The Most Important (Under-Reported) Story of the Cuban Party Congress


Most of the media's focus on the VII Cuban Communist Party Congress has been on the political immobility of the Castro regime.

General Raul Castro, his family and comrades will clearly remain in charge, with no youthful or optimistic outlook for the future.

However, what was widely under-reported was the economic retrenchment of the Castro regime.

This is the area where the Obama Administration and its allies had set the highest hopes for "change."

Well, they got change -- for the worse.

During the Congress, Castro announced that the much-lauded "Lineamientos" ("Guidelines") released pursuant to the 2011 Congress will be amended, so that the prohibition (#3) on the "accumulation of property" by the "non-state sector" will also include a prohibition on the "accumulation of wealth."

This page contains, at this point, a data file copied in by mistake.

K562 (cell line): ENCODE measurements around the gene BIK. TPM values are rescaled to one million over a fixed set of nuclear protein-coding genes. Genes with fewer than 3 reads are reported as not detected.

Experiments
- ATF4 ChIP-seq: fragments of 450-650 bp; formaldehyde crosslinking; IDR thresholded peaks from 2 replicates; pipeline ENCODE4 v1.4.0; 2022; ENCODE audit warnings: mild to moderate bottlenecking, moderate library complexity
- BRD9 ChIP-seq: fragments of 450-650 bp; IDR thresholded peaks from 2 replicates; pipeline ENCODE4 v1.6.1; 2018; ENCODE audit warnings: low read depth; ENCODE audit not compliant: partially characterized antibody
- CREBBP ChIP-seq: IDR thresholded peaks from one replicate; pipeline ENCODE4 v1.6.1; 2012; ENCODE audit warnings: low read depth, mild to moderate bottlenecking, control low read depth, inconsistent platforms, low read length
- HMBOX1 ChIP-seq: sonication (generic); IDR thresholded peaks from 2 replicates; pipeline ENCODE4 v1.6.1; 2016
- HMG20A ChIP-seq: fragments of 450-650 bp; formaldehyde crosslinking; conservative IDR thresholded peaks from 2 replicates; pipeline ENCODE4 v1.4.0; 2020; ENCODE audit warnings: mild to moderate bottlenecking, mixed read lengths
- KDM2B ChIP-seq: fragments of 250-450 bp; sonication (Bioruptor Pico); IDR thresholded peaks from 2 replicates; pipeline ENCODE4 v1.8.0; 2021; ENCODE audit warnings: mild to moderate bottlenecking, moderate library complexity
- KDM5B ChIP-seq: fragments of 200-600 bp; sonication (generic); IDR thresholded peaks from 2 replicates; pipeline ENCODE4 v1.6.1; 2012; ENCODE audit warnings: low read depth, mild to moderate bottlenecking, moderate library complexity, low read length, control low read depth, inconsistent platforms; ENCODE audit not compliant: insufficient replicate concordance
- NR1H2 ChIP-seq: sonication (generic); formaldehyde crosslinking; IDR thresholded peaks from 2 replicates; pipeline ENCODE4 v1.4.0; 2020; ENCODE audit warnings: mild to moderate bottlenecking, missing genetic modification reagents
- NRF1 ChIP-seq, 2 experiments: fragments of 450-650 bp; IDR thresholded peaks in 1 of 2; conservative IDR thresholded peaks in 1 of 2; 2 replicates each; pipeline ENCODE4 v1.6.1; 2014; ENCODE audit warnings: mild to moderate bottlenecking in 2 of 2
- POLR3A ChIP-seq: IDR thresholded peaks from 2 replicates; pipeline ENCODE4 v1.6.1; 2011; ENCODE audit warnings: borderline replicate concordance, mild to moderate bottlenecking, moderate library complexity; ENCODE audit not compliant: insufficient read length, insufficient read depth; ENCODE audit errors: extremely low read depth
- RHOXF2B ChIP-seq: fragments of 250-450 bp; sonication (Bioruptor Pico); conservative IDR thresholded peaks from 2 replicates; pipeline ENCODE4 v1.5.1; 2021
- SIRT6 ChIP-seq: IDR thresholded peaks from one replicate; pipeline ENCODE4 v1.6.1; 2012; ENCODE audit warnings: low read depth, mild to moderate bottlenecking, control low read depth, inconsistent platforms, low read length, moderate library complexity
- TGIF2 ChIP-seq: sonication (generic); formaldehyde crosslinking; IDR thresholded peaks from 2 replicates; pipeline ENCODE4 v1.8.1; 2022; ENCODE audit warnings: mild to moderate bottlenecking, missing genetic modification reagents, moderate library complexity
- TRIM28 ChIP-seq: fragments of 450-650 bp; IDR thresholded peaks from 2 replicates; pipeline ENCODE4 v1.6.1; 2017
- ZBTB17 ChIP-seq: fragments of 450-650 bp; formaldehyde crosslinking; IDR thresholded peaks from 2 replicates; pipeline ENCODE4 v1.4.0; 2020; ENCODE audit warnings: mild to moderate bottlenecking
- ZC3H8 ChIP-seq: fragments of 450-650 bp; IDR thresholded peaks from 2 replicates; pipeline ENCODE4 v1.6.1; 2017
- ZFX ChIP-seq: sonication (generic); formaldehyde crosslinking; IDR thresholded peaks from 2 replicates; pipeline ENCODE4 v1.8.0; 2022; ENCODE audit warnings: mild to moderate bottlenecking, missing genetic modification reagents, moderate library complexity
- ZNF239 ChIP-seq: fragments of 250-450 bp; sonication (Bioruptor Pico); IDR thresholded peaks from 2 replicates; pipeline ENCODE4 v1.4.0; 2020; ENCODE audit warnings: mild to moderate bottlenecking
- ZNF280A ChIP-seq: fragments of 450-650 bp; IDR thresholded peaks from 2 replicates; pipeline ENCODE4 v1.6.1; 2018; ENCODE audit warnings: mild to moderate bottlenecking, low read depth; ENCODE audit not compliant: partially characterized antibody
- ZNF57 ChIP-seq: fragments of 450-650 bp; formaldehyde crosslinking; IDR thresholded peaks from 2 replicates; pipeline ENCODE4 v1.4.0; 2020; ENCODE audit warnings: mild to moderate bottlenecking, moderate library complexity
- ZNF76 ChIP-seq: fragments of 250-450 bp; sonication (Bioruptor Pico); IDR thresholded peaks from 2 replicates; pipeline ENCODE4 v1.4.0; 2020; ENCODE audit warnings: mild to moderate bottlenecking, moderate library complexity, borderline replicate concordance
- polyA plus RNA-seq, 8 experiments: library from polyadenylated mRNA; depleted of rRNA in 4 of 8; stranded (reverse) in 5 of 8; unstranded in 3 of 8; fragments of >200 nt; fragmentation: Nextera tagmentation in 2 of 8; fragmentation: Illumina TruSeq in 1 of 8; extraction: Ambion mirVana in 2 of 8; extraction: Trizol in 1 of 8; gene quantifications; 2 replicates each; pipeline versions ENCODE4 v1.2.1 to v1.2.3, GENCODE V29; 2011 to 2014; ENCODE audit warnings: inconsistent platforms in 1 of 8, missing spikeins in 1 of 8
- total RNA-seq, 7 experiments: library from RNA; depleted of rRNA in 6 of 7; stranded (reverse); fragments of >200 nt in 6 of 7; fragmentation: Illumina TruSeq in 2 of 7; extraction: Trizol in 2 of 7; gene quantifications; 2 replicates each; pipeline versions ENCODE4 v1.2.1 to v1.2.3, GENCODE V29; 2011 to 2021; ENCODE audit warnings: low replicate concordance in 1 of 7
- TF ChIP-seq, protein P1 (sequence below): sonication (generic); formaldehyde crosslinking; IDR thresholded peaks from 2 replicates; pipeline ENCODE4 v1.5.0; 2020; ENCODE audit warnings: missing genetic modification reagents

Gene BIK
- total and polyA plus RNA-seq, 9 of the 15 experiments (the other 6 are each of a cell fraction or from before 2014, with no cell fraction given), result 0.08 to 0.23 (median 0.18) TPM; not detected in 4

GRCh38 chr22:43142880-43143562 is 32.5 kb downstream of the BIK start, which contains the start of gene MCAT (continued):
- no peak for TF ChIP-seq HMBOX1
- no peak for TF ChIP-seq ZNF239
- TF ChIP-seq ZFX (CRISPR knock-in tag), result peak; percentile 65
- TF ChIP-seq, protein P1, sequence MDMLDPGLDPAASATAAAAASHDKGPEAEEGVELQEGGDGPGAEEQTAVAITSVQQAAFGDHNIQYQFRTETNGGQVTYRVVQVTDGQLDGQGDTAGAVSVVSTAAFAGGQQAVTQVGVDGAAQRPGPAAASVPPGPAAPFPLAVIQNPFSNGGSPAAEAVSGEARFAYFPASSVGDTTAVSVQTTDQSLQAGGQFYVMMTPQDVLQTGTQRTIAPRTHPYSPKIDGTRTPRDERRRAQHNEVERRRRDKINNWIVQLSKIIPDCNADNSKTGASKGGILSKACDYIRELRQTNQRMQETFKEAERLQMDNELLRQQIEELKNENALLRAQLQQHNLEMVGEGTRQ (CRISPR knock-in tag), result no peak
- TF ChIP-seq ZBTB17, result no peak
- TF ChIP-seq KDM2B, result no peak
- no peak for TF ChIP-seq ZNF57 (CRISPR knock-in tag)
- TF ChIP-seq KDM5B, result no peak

In other words, the Castro regime can crack down on any person for accumulating any amount of money, without any recourse, based on its own subjective standard.

Castro also reminded everyone that "cuentapropistas" ("self-employment") are not juridical persons.

In other words, they are legal ghosts.

Of course, this was entirely predictable by anyone that has followed the ebbs-and-flows of "self-employment" since Castro authorized it in 1993.

The regime only expands "self-employment" out of necessity. Then, once it recovers economically, hinders it again.

Thus, every pardoned debt, line of credit and license given by the Obama Administration to conduct business with the Castro's monopolies only hurts Cuba's "self-employment" sector.

It's not a coincidence that the number of "self-employed" Cubans has dropped by 10,000 since the Obama Administration announced its new policy in December 2014.

Obama's new policy is only empowering Castro's regime.